C4225404
Disease or Syndrome
Seckel syndrome 10
MedGen UID:
934614
Concept ID:
C4310647
Disease or Syndrome
Any Seckel syndrome in which the cause of the disease is a mutation in the NSMCE2 gene.
Premature ovarian failure 11
MedGen UID:
934750
Concept ID:
C4310783
Disease or Syndrome
Premature ovarian failure-11 (POF11) is characterized by secondary amenorrhea and hypergonadotropic ovarian insufficiency, with elevated serum follicle-stimulating hormone (FSH; see 136530) levels before age 40 years (Qin et al., 2015). For a general phenotypic description and discussion of genetic heterogeneity of premature ovarian failure, see POF1 (311360).
Premature ovarian failure 13
MedGen UID:
1393321
Concept ID:
C4479510
Disease or Syndrome
Premature ovarian failure-13 (POF13) is characterized by female infertility due to secondary amenorrhea in the third decade of life. Patients exhibit atrophic ovaries devoid of follicles (Guo et al., 2017). For a general phenotypic description and discussion of genetic heterogeneity of premature ovarian failure, see POF1 (311360).
Ovarian dysgenesis 5
MedGen UID:
1627972
Concept ID:
C4540141
Disease or Syndrome
Premature ovarian failure 14
MedGen UID:
1646133
Concept ID:
C4693941
Disease or Syndrome
Premature ovarian failure-14 (POF14) is characterized by amenorrhea, hypoestrogenism, and elevated gonadotropin levels (Franca et al., 2018). For a general phenotypic description and discussion of genetic heterogeneity of premature ovarian failure, see POF1 (311360).
Spermatogenic failure 28
MedGen UID:
1648494
Concept ID:
C4748117
Disease or Syndrome
Spermatogenic failure-28 (SPGF28) is characterized by nonobstructive azoospermia, with a Sertoli cell-only phenotype observed in testicular tissue (Kasak et al., 2018). For a discussion of genetic heterogeneity of spermatogenic failure, see SPGF1 (258150).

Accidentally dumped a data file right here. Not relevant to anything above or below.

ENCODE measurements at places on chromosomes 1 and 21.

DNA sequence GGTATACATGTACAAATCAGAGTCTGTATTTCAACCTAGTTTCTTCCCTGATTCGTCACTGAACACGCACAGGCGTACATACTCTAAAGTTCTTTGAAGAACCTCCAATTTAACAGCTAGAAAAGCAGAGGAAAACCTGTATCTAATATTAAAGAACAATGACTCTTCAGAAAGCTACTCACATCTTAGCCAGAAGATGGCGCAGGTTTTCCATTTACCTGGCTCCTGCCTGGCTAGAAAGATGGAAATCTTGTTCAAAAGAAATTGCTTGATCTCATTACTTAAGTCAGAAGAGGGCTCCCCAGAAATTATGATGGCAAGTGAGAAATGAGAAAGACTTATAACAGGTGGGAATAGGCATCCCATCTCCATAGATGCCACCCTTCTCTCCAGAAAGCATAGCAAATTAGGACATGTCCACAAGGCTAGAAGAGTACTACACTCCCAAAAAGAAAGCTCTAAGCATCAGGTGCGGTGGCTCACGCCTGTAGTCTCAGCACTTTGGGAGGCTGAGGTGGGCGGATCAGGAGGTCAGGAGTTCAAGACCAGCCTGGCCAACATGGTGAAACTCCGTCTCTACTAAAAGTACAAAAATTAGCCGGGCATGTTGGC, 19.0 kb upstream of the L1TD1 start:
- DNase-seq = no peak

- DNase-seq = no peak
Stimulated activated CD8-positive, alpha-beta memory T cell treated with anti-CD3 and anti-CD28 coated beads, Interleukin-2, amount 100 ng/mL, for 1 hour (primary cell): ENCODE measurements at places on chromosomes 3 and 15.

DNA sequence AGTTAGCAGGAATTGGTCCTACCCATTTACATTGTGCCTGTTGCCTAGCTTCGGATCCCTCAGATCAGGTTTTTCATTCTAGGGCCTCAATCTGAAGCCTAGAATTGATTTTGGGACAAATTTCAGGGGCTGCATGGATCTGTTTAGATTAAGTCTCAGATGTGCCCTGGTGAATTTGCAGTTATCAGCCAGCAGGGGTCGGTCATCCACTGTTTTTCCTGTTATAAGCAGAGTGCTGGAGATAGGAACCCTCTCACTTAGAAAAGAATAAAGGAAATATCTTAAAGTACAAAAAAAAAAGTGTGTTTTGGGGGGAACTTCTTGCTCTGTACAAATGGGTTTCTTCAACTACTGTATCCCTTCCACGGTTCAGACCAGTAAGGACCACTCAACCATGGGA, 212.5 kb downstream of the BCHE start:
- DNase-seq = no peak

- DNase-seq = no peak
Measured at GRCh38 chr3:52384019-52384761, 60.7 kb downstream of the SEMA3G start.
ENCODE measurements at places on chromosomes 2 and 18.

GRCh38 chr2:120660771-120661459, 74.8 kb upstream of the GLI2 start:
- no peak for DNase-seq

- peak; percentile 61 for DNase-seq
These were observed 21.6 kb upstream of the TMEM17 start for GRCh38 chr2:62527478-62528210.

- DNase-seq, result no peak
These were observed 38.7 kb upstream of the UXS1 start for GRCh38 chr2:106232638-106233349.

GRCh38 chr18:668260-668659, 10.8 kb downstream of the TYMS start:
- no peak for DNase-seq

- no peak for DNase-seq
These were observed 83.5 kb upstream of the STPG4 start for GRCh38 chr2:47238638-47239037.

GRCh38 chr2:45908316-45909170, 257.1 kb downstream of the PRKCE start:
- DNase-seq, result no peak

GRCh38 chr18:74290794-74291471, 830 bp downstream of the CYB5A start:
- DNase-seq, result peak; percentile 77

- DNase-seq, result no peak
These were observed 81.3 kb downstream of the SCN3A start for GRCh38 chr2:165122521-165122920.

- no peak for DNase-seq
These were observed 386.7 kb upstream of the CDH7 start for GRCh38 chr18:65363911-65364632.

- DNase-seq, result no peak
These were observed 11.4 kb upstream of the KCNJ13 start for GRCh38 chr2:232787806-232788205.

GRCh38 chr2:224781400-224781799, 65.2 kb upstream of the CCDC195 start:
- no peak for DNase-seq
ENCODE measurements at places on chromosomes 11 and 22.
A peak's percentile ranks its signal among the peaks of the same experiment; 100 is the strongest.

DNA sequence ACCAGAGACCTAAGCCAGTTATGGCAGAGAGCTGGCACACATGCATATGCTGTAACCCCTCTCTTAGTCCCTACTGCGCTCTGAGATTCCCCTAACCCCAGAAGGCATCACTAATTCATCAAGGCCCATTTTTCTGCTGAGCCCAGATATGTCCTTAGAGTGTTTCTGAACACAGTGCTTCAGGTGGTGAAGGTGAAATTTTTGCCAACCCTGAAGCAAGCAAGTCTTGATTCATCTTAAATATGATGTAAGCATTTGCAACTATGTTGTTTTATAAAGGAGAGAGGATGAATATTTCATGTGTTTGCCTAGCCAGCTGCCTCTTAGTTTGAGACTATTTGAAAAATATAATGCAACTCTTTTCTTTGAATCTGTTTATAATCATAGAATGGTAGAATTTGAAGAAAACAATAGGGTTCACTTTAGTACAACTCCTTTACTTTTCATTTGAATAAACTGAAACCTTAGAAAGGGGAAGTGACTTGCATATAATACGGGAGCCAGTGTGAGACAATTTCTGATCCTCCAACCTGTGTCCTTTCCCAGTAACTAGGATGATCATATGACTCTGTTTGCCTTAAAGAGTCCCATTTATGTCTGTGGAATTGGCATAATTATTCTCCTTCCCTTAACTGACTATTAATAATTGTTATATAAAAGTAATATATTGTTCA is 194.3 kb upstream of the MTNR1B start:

Premature ovarian failure 15
MedGen UID:
1648369
Concept ID:
C4748170
Disease or Syndrome
Premature ovarian failure-15 (POF15) is characterized by onset of oligomenorrhea in the third decade of life, with small ovaries, reduced number of follicles, and elevated gonadotropic hormones (Fouquet et al., 2017). For a general phenotypic description and discussion of genetic heterogeneity of premature ovarian failure, see POF1 (311360).
Ovarian dysgenesis 7
MedGen UID:
1648458
Concept ID:
C4748263
Disease or Syndrome
Ovarian dysgenesis-7 (ODG7) is characterized by primary amenorrhea, delayed puberty, elevated gonadotropic hormones, and small uterus and ovaries. Ovarian histology shows fibrotic ovaries without follicles (Chen et al., 2018). For a discussion of genetic heterogeneity of ovarian dysgenesis, see ODG1 (233300).
Ovarian dysgenesis 8
MedGen UID:
1648455
Concept ID:
C4748626
Disease or Syndrome
Ovarian dysgenesis-8 (ODG8) is characterized by complete lack of estrogen action, resulting in absent breast development, primary amenorrhea, and osteoporosis (Lang-Muritano et al., 2018). For a discussion of genetic heterogeneity of ovarian dysgenesis, see ODG1 (233300).
Gonadal dysgenesis, dysmorphic facies, retinal dystrophy, and myopathy
MedGen UID:
1679397
Concept ID:
C5193085
Disease or Syndrome